"Some are prominent Holocaust deniers," he says, "but they tend to have posts in engineering and business faculties that have nothing to do with their ideas about the Holocaust. Barry Fell (1917-94) believed that Europeans reached North America during the megalithic era. He is put forward as a Harvard professor to bolster his credibility, but the problem is that his expertise was in marine biology, not archaeology, prehistory or ancient Celtic languages."

In other areas of conspiracy theory, however, it is only experts who are likely to be listened to. Any pub bore can acquire the basic knowledge of ballistics and grassy knolls needed to "prove" that Lee Harvey Oswald could not have shot Kennedy. But there is no such thing as robust common sense about retroviruses. Here too, alas, it is often argued that the academic record is far from perfect.

Seth Kalichman is author of the recently published Denying Aids: Conspiracy Theories, Pseudoscience, and Human Tragedy. He is also professor of psychology at the University of Connecticut, which makes him, as he notes in an amusing introductory declaimer, "an employee of The State". He has never, he assures us, "taken financial support from any pharmaceutical company, although he has accepted pens and key chains from Pfizer sales reps at conventions".

Despite his jokey tone, the stakes could hardly be higher. Kalichman carries out Aids research in South Africa, where denialism - the claims that "the HIV = Aids myth is the product of a government conspiracy in cahoots with a multibillion-dollar pharmaceutical scam" and that antiretroviral medicines are toxic - has had a huge and disastrous impact on government policy. A prominent biologist, Kalichman argues, must take a significant share of the blame for this disaster.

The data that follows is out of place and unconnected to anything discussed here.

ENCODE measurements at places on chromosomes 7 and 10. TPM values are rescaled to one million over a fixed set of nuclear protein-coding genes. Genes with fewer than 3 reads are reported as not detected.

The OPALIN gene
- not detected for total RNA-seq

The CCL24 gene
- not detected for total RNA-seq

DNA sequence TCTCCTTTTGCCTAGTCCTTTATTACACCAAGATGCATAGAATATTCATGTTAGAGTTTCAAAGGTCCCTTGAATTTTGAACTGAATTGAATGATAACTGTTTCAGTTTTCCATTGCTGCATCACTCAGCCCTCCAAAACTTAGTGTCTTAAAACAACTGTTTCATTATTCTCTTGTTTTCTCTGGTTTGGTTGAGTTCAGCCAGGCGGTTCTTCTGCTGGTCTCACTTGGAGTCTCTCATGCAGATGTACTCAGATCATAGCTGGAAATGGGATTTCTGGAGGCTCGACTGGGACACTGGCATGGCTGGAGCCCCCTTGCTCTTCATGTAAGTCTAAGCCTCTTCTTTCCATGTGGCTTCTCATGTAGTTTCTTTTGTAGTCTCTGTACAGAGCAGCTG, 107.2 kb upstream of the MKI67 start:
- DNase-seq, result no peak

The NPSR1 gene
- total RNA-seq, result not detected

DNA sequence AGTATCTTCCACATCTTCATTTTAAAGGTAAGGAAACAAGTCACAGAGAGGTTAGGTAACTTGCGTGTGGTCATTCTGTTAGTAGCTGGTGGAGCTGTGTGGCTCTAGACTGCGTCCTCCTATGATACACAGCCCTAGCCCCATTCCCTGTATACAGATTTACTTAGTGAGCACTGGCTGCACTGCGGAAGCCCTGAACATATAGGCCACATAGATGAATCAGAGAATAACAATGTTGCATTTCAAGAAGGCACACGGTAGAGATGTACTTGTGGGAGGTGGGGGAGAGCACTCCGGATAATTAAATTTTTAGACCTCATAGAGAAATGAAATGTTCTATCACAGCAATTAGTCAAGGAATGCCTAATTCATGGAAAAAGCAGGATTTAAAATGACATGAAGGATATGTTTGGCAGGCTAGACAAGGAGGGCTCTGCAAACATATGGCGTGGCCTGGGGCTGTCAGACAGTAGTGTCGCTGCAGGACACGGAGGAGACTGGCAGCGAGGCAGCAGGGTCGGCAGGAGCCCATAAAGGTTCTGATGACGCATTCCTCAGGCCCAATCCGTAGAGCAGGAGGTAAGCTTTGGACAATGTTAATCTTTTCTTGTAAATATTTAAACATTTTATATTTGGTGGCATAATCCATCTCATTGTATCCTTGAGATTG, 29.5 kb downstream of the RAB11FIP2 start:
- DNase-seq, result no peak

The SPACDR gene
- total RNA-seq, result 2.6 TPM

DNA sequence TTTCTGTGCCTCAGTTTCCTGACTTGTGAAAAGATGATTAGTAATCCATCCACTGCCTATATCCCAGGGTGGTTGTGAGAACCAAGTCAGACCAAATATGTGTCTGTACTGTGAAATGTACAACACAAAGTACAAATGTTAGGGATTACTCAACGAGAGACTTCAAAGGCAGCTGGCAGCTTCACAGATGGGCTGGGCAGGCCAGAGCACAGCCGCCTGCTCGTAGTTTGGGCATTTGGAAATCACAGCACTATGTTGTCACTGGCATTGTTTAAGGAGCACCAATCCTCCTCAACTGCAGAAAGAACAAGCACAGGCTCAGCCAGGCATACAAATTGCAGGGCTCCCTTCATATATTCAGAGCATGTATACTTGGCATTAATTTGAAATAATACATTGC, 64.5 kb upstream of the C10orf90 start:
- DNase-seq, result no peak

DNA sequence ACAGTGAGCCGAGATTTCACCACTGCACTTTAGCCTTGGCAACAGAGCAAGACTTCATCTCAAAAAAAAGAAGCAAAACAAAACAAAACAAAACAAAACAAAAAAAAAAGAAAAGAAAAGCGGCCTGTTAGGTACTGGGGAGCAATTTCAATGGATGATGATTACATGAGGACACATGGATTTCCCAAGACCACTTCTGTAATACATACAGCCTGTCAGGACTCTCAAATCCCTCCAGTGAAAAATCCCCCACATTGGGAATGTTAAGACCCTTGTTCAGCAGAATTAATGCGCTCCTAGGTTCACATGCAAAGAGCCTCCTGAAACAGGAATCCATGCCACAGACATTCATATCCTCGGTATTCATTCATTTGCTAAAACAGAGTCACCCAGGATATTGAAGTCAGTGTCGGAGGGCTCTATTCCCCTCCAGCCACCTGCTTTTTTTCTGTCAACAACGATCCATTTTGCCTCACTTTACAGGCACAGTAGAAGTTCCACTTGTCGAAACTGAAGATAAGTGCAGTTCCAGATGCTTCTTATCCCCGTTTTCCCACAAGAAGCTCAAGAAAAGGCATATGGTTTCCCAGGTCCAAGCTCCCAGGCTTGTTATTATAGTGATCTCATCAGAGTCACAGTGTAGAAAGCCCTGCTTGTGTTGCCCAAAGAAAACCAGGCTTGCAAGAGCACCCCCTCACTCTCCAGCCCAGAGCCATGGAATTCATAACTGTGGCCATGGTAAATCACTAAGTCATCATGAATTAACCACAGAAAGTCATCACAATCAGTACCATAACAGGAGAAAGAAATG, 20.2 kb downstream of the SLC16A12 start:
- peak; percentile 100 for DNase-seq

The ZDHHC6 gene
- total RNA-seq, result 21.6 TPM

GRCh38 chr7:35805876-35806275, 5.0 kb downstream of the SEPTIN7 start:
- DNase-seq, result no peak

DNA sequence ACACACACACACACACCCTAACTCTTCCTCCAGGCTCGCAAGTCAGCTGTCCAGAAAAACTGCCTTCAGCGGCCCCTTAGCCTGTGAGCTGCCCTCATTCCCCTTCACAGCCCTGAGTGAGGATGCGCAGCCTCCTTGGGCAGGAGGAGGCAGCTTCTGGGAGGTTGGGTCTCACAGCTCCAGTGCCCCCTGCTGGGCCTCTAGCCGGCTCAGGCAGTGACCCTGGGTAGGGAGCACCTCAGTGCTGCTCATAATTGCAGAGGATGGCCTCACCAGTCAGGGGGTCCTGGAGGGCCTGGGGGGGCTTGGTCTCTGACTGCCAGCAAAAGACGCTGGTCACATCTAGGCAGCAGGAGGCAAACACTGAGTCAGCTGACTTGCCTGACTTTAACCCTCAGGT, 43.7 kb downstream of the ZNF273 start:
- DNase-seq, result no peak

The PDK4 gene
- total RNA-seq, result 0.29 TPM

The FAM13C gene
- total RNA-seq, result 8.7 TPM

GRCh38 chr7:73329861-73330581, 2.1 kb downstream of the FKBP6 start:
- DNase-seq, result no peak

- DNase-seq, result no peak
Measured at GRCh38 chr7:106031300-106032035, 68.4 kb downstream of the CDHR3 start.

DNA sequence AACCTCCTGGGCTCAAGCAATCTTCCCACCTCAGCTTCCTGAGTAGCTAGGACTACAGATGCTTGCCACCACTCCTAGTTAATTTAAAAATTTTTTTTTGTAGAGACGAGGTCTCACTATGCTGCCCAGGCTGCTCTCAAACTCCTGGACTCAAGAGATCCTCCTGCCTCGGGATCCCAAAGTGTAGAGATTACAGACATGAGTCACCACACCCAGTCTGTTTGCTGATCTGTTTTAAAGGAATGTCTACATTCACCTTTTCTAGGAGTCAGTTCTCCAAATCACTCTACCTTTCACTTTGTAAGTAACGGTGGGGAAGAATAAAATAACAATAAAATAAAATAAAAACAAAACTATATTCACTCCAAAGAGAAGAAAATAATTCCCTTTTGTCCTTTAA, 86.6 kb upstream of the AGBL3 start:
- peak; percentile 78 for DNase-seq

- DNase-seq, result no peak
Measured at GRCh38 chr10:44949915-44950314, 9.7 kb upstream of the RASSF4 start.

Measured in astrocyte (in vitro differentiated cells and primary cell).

"There are only a handful of academics who are involved in spreading conspiracy theories," says Kalichman, "but they are quite destructive. I am not one for placing any limits on free speech or academic freedom, but these characters help to make the case.

"Those who are tenured are unstoppable. Tenure committees have to be more critical than ever in their scrutinising of journals, because pseudoscience now has outlets that would typically appear legitimate.

"The most destructive people linked to conspiracy theories and denialism are those with academic appointments - and those who can manipulate their backgrounds to appear as if they have had academic appointments."